Monday, December 14, 2009

Feel;ing Sorry for Rebecca

So why wasn't she in the water?

I was watching a programme about The Great North Swim, which, you may remember, I have entered next year.

Sitting on a boat, talking about all the elite swimmers, was Olympic champion and Nottinghamshire lass Rebecca Adlington.

The first thing that I thought was - - oh, yes, that's what happens to your shoulders if you swim every day, very fast, for years and years. It happened to my shoulders a bit, and that's because I swam about twice a week throughout my childhood, though I suspect I did it very, very much more slowly than Rebecca.

And then the second thing I thought was - - pleasant, down-to-earth lass - - but why isn't she in the water? Because if I were an Olympic swimmer, and if lots of the swimmers I knew were competing in the Great North Swim, I'd probably want to compete too.

Also, I thought, if she's a swimmer it's surely because she loves swimming. And, therefore, why on earth wouldn't she want to swim in Windermere, on a lovely sunny day?

But there she sat, in a little boat, showing no desire at all to get in the water. Too cold? You'd think an Olympic champion would be made of sterner stuff.

Finally, one of the presenters of the programme asked the question, on behalf of all the viewers. "Why don't you want to take part?"

Rebecca explained that she never swims in lakes, and she never swims in the sea. Paddling is as far as she'll go. She's terrified of fish and of anything else that might be lurking in the depths.

I was really shocked. I love swimming in the sea: I love swimming in lakes: I love swimming in rivers. To be a champion swimmer, with the ability to get through the water really fast, in the freedom of the outdoors - - oh, it would be wonderful!

So here we have an Olympic gold medallist in swimming who's never swum anywhere else than in a chlorine-filled pool. Yes, swimming in swimming pools is good - - but an indoor pool is a poor second-best to an outdoor pool, and an outdoor pool comes second to the sea, or to any open water that's suitable for swimming.

It's true, I hate it when I tread on a flatfish and it wiggles. I don't like it much when I see a jellyfish nearby. But all that's so well worth it to me for the trade-off of splashing in waves, of watching boats in the distance, of swimming without lane markers or the end of the pool, of hearing the sound of seagulls above me. And, of course, last year in Florida, of seeing fishing pelicans dive into the sea beside me. Just wonderful.

All Rebecca has done for years and years is to plough up and down lanes in a swimming pool at a scarily fast speed: and that, to me, is only one aspect of swimming. Poor, poor girl. Olympic gold medallist, maybe, but she just doesn't know what she's missing.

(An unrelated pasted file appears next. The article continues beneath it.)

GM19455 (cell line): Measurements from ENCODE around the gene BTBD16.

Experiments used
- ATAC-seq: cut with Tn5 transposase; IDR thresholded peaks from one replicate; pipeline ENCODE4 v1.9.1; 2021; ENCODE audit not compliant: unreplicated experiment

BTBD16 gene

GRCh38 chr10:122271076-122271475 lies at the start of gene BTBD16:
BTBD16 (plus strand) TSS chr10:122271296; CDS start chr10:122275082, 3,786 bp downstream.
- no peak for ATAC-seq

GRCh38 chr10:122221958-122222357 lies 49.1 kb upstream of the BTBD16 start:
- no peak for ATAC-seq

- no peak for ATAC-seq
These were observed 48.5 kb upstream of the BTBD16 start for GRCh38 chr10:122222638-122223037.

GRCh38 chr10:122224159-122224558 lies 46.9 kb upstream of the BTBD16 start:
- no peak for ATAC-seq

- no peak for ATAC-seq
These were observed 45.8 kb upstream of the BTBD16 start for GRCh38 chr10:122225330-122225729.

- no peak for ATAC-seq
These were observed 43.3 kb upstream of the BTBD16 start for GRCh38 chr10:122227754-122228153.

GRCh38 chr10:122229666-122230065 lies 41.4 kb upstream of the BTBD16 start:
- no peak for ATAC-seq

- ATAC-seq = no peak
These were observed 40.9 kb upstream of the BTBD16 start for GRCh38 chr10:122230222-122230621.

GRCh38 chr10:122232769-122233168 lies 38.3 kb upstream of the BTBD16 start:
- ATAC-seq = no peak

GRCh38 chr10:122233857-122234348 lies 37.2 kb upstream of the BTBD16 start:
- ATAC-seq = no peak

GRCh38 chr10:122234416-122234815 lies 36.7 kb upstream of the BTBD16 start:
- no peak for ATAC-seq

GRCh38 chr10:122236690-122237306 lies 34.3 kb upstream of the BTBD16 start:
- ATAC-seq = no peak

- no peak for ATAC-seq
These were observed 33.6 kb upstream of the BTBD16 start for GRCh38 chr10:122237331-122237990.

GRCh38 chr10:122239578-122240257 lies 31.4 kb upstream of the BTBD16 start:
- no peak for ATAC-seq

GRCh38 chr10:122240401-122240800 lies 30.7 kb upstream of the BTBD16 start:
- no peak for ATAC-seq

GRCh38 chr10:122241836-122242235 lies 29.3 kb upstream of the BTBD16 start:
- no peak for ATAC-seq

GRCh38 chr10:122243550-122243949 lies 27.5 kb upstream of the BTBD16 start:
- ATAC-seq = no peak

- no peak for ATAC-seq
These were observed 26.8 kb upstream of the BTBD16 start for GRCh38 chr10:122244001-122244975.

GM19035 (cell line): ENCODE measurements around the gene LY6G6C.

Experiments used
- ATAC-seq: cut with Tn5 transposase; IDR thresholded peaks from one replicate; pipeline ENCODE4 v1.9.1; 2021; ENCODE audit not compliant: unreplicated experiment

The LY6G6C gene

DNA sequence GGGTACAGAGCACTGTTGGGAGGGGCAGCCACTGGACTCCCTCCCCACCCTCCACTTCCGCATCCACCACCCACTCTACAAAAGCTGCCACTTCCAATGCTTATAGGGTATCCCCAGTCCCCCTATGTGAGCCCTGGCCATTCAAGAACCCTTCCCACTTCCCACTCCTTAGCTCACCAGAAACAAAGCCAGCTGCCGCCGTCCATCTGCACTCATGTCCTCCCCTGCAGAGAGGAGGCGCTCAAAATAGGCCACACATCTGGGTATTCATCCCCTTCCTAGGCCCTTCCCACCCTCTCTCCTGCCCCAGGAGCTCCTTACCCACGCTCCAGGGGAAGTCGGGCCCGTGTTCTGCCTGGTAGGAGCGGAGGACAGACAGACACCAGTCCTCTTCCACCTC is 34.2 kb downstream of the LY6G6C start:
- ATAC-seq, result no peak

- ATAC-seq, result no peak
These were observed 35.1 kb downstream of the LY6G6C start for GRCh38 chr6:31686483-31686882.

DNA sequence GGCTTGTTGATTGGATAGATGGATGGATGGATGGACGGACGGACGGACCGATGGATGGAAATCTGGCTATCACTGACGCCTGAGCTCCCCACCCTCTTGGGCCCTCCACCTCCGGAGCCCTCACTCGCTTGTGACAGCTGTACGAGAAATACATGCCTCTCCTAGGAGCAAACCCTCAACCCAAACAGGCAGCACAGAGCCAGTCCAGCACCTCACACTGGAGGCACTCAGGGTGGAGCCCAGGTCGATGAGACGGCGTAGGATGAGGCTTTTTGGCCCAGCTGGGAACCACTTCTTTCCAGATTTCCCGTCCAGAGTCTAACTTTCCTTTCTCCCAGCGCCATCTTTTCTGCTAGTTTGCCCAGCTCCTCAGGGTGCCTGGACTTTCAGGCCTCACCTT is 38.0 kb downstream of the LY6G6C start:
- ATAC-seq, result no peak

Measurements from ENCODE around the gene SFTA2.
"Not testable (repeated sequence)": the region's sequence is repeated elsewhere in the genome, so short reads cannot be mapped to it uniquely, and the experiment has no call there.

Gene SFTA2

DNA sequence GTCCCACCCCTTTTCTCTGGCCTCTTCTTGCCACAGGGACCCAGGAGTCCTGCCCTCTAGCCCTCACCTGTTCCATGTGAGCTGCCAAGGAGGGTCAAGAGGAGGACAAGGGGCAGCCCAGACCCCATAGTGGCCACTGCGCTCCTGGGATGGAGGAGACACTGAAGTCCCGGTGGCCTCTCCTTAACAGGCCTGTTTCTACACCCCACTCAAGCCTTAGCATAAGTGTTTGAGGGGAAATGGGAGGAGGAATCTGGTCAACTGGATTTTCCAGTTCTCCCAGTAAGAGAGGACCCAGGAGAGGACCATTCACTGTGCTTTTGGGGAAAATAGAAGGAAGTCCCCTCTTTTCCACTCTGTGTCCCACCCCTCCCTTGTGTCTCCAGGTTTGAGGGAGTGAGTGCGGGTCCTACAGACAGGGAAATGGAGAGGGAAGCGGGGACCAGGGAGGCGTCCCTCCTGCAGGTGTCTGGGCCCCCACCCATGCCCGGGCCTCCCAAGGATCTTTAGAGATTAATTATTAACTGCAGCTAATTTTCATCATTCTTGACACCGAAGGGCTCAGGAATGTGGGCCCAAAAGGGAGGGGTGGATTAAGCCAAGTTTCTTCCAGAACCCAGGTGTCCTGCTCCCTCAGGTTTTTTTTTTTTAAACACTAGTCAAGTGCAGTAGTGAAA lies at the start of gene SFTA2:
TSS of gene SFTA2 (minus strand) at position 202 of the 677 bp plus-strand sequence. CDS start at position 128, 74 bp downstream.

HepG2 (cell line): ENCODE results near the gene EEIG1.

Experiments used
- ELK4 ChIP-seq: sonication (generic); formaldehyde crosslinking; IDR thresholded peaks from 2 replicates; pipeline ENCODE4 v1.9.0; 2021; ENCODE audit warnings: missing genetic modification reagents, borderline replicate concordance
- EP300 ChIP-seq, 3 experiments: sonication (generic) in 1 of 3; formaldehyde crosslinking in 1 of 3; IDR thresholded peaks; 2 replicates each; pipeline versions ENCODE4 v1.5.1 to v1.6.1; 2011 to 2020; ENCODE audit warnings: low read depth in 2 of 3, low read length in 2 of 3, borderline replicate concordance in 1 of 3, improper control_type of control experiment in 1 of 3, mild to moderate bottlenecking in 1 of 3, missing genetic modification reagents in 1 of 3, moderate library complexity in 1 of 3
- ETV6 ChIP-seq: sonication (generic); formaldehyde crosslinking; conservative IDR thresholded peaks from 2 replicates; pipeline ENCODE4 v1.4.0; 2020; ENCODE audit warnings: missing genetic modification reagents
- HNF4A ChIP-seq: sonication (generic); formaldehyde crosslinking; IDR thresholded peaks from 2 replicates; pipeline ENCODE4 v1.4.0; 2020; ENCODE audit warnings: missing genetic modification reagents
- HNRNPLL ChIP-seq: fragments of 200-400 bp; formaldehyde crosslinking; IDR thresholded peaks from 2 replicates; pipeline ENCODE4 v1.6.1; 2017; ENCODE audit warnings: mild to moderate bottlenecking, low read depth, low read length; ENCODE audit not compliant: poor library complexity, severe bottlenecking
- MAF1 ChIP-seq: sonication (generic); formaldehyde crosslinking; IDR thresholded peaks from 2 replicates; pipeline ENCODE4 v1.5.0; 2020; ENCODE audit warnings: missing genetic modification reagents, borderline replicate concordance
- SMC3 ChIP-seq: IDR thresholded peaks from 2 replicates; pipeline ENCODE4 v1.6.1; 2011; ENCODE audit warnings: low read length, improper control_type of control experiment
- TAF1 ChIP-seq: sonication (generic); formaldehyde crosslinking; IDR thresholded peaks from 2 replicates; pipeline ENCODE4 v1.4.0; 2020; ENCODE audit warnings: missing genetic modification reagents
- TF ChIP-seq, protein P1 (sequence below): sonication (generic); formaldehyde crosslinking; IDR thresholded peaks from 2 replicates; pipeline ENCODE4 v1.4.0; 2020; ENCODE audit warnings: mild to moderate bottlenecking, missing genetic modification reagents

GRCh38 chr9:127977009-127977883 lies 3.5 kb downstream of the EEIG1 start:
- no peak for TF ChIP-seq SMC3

Blogger rhymeswithplague said...

Wow! You've been to Florida?

7:41 pm  
Blogger Grumpy Old Ken said...

I've had a damaged shoulder for many years. would you believe it is from hours of kite flying and boomeranging in days gone by!

8:43 pm  
Blogger Daphne said...

Bob - - Yes, I have. But I probably didn't think to mention it. (!)
Ken - - I love flying kites but I can see that in a strong wind it would certainly not be good news for your shoulder. But I didn't mean that Rebecca's are damaged, actually - - I just meant HUGE!

8:54 pm  
Blogger Jennyta said...

I learnt to swim in a river - the Garonne in south west France, actually and I loved it. I also live swimming in the sea.

9:12 pm  
Blogger Yorkshire Pudding said...

You're right Daphne. When at the Mediterranean, there's nothing I like more than to spot a distant buoy and swim out to it for a rest while I look at the distant activity on the shoreline. Up and down a pool all day would be really quite monotonous and sad. I learnt to swim in Lake Garda in Italy. Poor Rebecca - not to have enjoyed this other side of non-competitive swimming.

12:46 am  
Anonymous Milo said...

Good for her having won a gold medal but it's sad that she doesn't swim in the great outdoors. Chlorine pools are incredibly dull and lifeless, where is her sense of joie de vivre? Swimming only indoors sounds very manufactured and contrived. Reminds me of the Williams sisters playing tennis.

I last swam in the sea in the south of France in September. Really enjoyed it.

1:11 pm  
Blogger rhymeswithplague said...

I last swam (if you can call it that) in the sea at New Smyrna Beach, Florida, on the Atlantic coast between Daytona Beach and Cape Canaveral. Daphne is now positively green with envy.

2:56 pm  
Anonymous Milo said...

This is very, very you."

9:04 pm  

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